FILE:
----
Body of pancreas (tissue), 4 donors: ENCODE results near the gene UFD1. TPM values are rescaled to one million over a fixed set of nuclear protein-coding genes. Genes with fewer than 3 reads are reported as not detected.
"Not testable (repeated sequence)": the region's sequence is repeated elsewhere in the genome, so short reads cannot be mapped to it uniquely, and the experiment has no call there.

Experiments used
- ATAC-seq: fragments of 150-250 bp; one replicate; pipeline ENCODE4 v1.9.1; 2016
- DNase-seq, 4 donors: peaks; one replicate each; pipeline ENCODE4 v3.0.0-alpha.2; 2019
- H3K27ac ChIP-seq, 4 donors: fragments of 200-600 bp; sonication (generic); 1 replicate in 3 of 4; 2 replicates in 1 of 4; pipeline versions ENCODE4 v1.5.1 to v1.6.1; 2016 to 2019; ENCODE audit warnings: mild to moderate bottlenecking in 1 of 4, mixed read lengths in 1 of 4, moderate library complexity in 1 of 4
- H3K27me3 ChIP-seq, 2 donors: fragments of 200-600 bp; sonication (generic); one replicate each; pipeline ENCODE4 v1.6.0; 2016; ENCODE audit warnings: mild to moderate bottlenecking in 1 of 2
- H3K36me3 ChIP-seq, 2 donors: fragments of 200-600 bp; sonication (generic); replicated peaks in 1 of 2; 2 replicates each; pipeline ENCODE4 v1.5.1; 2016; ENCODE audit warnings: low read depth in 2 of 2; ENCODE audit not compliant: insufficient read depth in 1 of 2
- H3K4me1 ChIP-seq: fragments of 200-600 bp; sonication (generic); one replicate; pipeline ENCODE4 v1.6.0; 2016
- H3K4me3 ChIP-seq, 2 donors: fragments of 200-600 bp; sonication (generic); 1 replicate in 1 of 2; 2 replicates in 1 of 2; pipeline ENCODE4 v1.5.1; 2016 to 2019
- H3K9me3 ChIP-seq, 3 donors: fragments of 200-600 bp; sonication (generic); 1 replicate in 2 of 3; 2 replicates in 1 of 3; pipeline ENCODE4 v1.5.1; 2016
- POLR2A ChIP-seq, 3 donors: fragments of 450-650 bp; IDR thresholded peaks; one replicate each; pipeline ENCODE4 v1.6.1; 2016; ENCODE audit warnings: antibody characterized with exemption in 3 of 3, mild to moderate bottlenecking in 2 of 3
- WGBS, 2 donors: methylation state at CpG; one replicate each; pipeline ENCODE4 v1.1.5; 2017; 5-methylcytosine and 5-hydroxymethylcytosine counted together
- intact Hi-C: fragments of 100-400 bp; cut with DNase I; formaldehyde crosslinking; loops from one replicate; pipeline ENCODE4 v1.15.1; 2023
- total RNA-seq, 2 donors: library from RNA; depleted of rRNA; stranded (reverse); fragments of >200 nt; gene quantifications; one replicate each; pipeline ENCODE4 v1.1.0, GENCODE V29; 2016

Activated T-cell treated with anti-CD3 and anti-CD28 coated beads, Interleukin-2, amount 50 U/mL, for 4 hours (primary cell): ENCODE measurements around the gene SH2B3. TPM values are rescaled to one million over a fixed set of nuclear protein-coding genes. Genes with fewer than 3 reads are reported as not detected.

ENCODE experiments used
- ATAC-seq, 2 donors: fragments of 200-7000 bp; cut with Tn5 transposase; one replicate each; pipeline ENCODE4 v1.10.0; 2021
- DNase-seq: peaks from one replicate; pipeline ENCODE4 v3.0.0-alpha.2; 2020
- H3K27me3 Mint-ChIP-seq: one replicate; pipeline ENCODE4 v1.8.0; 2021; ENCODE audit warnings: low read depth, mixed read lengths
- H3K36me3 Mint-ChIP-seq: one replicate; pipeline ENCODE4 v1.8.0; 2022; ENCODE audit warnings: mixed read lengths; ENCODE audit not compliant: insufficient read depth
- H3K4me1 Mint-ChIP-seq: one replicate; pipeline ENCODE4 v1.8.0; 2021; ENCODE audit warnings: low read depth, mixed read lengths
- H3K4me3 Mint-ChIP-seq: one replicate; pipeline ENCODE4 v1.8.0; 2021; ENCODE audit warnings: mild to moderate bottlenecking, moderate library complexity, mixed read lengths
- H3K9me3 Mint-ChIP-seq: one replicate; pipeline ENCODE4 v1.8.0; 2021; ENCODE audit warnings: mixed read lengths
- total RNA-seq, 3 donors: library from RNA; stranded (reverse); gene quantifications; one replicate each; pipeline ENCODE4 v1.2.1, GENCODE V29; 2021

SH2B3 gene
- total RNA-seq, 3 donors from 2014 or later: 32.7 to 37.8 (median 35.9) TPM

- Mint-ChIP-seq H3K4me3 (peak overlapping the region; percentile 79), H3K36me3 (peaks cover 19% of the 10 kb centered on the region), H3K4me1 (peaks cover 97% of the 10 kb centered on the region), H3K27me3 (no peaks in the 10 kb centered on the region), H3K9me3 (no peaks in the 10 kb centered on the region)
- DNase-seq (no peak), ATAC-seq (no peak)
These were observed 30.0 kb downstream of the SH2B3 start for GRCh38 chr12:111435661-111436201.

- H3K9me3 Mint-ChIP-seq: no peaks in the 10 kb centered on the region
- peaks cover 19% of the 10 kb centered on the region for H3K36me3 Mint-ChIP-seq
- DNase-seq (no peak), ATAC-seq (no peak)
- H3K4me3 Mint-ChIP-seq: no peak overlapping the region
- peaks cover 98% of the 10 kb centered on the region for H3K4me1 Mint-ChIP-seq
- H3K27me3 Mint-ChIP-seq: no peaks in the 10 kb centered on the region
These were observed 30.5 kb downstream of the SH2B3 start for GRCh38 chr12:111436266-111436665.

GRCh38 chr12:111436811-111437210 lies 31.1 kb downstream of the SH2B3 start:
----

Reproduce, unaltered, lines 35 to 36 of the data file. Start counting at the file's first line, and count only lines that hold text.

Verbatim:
- peaks cover 98% of the 10 kb centered on the region for H3K4me1 Mint-ChIP-seq
- H3K27me3 Mint-ChIP-seq: no peaks in the 10 kb centered on the region